The UK student accommodation market continued to flourish in 2018, with 31,348 new beds delivered for the 2018/19 academic year, according to new research from Cushman & Wakefield. This has taken the total number of purpose-built spaces available to a record 627,115 and a further 36,000 new rooms are expected to enter the market in 2019.
Cushman & Wakefield’s UK Student Accommodation Report 2018/19 looks at the market across the UK, including demand and supply of new developments.
New data reveals the private sector has grown 130% in four years and now controls over half of all supply in the market, if considering on-campus partnership bed spaces as ‘private sector’ beds. This is a significant change from 2014 when universities provided two thirds of all beds in the UK. New supply has also been dominated by private sector development with 77% of all beds delivered by this part of the market in 2018.
David Feeney, UK Student Accommodation Advisory at Cushman & Wakefield, commented: “The student accommodation market shows no sign of decelerating with another record-breaking year of student bed-space provision in 2018. Even with the uncertainty caused by Brexit we don’t expect the UK to become any less venerated as a top location for study and predict the upward trend to continue in 2019.
“Students are increasingly discerning when they select a university and the quality of amenity spaces is more important than ever to the success of schemes. With the private sector tendency towards individual rooms and amenity quality, there is a real opportunity for developers to meet increasing demand, in a market where students are not just weighing up the quality of their course, but the quality of facilities too.
“Over the coming year we will see more re-provisioning of bed spaces into high-grade communal spaces and an increasing number of private-university partnerships to achieve outstanding living spaces for students close to academic buildings.”
In Manchester, which is the UK’s second largest market in terms of student numbers outside London, there were in excess of 24,000 purpose-built bed spaces for the 2018/19 academic year. Both the city’s universities are continuing to invest in their campus infrastructure to stay ahead in a competitive market, with the University of Manchester continuing with a £1bn campus investment programme.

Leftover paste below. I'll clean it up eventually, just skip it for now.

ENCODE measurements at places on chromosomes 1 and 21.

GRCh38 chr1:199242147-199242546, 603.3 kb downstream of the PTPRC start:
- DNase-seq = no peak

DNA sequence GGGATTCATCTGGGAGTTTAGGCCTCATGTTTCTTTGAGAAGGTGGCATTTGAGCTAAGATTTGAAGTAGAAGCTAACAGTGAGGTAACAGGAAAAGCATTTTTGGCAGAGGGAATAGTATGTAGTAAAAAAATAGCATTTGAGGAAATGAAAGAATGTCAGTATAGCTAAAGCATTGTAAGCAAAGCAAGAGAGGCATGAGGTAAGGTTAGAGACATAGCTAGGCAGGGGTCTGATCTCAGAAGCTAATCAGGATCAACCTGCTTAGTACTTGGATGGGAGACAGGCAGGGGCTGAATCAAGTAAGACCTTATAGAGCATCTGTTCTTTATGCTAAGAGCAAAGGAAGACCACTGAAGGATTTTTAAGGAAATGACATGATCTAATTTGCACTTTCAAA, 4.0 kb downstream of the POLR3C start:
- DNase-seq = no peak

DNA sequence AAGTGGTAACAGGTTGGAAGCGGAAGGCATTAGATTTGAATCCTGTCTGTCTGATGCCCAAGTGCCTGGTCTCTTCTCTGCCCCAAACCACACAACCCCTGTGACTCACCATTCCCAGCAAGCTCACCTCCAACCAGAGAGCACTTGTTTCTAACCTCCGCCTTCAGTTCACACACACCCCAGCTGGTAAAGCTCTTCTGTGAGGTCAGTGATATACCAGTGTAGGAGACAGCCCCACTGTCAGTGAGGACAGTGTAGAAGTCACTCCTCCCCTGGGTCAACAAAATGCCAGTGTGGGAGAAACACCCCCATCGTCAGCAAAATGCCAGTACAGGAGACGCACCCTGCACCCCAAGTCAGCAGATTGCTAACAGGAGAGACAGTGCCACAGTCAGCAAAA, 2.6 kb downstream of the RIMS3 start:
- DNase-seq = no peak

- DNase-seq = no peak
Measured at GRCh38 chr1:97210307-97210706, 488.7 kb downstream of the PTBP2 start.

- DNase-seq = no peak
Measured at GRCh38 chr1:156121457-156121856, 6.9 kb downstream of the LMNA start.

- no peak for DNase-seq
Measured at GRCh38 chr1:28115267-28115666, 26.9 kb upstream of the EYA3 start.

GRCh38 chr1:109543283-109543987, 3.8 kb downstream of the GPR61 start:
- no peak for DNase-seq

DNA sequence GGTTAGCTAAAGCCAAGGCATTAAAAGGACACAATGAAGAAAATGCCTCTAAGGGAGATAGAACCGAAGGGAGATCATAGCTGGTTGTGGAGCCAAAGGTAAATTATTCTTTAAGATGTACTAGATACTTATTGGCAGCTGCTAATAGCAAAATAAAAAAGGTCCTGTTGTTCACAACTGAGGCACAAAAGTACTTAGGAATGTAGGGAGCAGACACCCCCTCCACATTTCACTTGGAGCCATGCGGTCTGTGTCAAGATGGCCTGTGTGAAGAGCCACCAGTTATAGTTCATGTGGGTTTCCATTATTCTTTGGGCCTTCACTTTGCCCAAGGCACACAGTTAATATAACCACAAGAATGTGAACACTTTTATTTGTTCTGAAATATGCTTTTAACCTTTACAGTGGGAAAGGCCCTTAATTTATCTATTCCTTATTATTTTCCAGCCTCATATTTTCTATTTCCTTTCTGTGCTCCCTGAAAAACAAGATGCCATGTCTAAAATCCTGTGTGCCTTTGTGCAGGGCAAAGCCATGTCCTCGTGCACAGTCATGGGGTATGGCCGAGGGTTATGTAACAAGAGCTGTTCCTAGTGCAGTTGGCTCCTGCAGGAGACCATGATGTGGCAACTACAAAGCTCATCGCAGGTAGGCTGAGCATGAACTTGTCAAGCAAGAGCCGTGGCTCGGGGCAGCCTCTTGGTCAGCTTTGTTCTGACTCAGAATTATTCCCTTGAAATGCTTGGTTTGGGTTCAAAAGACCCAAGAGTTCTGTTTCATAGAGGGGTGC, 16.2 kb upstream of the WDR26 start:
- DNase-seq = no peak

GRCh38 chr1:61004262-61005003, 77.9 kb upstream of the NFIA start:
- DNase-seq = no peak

David Feeney said: “The market in Manchester is diversified and competitive with high occupancy levels in both university and private sector schemes. Private sector accommodation is generally located in the city centre and the nearby university campuses, with 50% of bed spaces in the overall market en-suite. Manchester is still subject to a development moratorium (due to the number of voids seen in the city following changes to the tuition fee system in 2012) and, although it has recently been intimated that the moratorium is set to remain for the foreseeable future, pressure is growing on the City Council to move students out of the private housing market.
“Given the low levels of development in the city, student accommodation is typically dated and of a low quality, compared to other large student cities. For the 2018/19 academic year just 270 new bed spaces were brought to the market, the most notable of which is Hello Student’s The Chapel – a conversion of a Grade II listed chapel. This high-quality redevelopment features cinema and television rooms, and a range of en-suite and studio accommodation.”
Cushman & Wakefield also revealed that the Manchester development pipeline currently stands at just over 6,000 bed spaces, many of which are refurbishments to existing stock.
David Feeney added: “Overall the pipeline represents a net increase of circa 4,000 bed spaces to the market. At present 95% of the pipeline has already received planning permission. Proposed developments are largely located in and around the university campuses and to the south of the city centre and will help to strengthen the body of students living in the Oxford Road Corridor.”